' ' Cinema Romantico: Friday's Old Fashioned: The Parallax View (1974)

Friday, October 30, 2020

Friday's Old Fashioned: The Parallax View (1974)

A newspaper reporter, Joseph Frady (Warren Beatty), hot on the trail of the suspicious Parallax Corp has maneuvered his way into earning an interview. He sits down in a darkened room and is shown a recruiting video that is more like a montage of Americana, each image unspooled before him representing a different patriotic-sounding adjective: love, country, mother, father, me, home, god, enemy, happiness. Eventually the video speeds up and the images and adjectives get mixed around, enemy becoming love, or god becoming country, and so forth. It’s like the “30 Rock” Sunstream ad (America – Innovation – Tomorrow) combined with “A Clockwork Orange.” Throughout this scene, director Alan J. Pakula eschews cutting back to Frady, simply immersing us in this video, suffering no pretense that this is anything other than his own movie’s thesis. Made, obviously, in the wake of the JFK assassination, released two months before Nixon’s resignation, distrust in institutions abounded, and this recruiting video becomes a manifestation of America’s fractured psyche, all its ideals and values having become so muddled it’s hard to tell which is which and what they mean or if they even mean anything at all. 

“The Parallax View” begins with a Seattle 4th of July parade, a scene of which Pakula himself said: “I wanted to start with Americana. And I want to start with sunlit Americana, the America we’ve lost.” In the ensuing scene, atop the Space Needle, a Bobby-ish Presidential candidate is shot. The audience in this moment is omniscient, made aware of a second assassin, though this person, the actual shooter, escapes while the other assassin is caught in a foot chase concluding outside the 605 ft spire. This sequence, scored to nothing more than the sound of the men’s shoes scuffling along the roof of the top house, is an impressive, frightening moment of thriller verité, not showing us the assassin plunging to his death, just suddenly, with one yelp, going over the edge, vanishing, which may as well be America itself plunging into an abyss. The getaway of the second assassin, though, leaves a web of mystery, as does the emergent truth that anyone who witnessed this person dies of natural (read: suspicious) causes. The truth is out there. And in the era of Woodward and Bernstein, it is Frady, a journalist, who will seek to uncover it. The truth, though, in “The Parallax View” proves more elusive, not just a moving target but an unstoppable torrent evoked in a scene where Frady wrestles with a local good ol’ boy sheriff in front of a dam, racing to beat the thunderous deluge before it drowns him.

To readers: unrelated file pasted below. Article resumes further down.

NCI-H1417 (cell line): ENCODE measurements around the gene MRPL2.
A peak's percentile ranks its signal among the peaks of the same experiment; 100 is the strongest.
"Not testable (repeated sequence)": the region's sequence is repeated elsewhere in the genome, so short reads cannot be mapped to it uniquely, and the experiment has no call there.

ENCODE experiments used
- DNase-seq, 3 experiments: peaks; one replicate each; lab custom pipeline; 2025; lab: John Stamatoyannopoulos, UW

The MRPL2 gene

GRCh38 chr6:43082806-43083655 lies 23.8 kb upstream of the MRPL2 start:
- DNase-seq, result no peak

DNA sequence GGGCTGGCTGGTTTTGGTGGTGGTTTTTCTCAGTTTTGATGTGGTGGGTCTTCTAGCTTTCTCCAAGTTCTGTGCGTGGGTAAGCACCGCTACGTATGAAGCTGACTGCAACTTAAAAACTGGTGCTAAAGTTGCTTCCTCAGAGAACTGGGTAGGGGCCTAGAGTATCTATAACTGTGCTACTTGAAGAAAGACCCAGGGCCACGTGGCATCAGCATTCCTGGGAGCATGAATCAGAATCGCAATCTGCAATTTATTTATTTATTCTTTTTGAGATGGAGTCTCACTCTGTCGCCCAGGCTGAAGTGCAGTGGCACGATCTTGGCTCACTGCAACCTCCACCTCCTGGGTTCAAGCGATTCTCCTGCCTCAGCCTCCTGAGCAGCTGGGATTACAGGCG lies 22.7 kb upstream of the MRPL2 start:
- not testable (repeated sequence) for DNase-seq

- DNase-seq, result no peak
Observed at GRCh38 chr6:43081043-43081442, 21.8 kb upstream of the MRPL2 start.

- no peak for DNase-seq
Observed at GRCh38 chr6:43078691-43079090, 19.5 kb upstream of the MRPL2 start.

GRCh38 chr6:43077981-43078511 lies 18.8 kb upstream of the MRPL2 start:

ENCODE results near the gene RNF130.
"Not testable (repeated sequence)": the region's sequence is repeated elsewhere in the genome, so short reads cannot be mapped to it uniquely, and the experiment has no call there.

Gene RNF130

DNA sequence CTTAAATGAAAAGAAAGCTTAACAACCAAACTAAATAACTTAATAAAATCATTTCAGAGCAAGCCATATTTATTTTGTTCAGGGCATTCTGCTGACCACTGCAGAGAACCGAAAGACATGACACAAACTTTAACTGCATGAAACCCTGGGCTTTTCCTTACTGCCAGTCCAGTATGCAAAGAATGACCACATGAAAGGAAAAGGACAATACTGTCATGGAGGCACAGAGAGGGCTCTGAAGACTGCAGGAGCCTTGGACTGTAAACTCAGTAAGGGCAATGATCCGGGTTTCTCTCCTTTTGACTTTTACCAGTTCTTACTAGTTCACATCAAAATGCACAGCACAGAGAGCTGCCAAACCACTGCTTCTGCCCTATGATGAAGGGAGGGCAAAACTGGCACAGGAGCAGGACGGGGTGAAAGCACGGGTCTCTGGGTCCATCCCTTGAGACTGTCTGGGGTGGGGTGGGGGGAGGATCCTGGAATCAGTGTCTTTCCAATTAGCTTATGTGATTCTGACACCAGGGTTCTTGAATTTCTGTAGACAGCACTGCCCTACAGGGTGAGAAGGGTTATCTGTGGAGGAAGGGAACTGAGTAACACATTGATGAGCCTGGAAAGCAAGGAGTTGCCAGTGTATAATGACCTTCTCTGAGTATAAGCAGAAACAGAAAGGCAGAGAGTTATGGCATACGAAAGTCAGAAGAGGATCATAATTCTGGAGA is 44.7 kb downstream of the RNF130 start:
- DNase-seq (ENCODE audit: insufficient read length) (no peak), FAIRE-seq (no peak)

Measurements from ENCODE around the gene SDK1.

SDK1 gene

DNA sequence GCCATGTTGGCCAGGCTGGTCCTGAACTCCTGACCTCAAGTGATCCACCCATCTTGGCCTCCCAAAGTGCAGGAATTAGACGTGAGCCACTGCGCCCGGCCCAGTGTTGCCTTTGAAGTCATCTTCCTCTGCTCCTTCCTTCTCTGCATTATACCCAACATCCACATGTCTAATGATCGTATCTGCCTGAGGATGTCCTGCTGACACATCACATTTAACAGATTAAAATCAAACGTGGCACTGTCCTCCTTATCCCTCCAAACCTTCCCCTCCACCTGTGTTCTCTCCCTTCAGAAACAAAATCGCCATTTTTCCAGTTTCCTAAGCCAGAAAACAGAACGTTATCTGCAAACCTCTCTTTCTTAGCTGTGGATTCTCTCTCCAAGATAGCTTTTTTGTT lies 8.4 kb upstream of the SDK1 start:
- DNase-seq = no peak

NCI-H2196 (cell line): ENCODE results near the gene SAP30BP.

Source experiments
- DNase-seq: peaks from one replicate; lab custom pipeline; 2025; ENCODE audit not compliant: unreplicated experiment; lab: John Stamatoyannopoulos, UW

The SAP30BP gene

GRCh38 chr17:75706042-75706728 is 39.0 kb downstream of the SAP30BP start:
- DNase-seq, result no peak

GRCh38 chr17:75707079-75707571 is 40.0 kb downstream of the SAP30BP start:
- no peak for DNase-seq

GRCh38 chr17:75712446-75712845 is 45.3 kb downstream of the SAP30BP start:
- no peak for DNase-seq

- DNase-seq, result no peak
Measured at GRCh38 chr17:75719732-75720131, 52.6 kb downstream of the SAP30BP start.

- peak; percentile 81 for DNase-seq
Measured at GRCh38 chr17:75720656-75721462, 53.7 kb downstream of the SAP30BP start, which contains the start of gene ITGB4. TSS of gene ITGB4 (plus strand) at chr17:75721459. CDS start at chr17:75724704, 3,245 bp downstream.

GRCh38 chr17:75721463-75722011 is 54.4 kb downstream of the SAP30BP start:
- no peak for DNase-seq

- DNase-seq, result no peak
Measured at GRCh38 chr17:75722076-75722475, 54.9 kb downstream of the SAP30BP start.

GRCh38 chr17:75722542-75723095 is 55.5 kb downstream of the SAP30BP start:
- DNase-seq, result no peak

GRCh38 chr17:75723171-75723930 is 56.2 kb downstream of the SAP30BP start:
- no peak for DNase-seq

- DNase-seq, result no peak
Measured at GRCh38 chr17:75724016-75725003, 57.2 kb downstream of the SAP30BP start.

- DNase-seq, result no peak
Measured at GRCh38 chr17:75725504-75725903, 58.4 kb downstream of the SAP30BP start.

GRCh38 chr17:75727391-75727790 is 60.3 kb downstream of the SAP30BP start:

Three years after the Presidential candidate is killed, the case closed in a quick scene where a congressional committee asserts the person who fell from the Space Needle acted alone. Lee Carter (Paula Prentiss), however, a news reporter who witnessed the death, visits Frady, her ex-boyfriend to express disbelief in the committee’s findings. Other witnesses have died off, one by one, under seemingly normal conditions though she’s convinced it’s a plot. Frady stands there and, like ten million dumb dudes before him, writes off a woman’s pleas for help with a simple, familiar diagnosis: she’s crazy. She’s not, of course, and Pakula cuts from billowy white curtains framing Frady to the white sheet at the hospital pulled up over Lee’s dead body. After a few beats, Frady enters the frame from the left, his head bowed, looking like a lost little boy. It’s not just what kick starts him to investigate but emblematic of how Pakula and Beatty, who worked on the script with his director, question both the idea of masculinity and what passes for a matinee idol hero. Frady gets into a barfight with a guy who, judging his long mane, thinks he’s a girl and he is typically outfitted in a denim jacket, a far cry from a suit and tie, a vestige of the counter-culture in a society, as “The Parallax View” sees it, of towering corporations who control everything. That includes the eponymous company, offering nothing less than the privatization of political assassinations, recruiting young men distorted by resentments and paranoia, burgeoning Travis Bickles every one, idealists gone astray, lonely men given a purpose in the worst way. 

Frady’s own loneliness is evoked in Gordon Willis’s famous cinematography, brilliantly utilizing space to render Frady as small and inconsequential, lost no matter how close he gets to finding everything out. He might play the hero in a stunning and mostly silent mid-movie sequence where he thwarts the bombing of a jet with a Senator onboard, but just as that sequence ends with him only staving off the worst, the bomb still heard exploding offscreen, he ultimately fails to save the day. The conclusion takes places in a giant auditorium staging a run-through for a giant rally scheduled later that evening for Senator Hammond (George Davis), the red, white and blue tablecloths stretching as far as the eye can see in a mostly empty place giving the impression of a party being over. Indeed, Hammond, showing up for rehearsal, is shot dead as a recorded version of that night’s prepared speech blares in the background, rendering his words as white noise. And when Frady, spying from the catwalks above, is noticed, he is fingered by the people below as the shooter, bolting toward an open door, the area around it draped in blackness while a white light pours out through the open frame. It is one last chance to see the light, in other words. Then, it all goes black. 

No comments: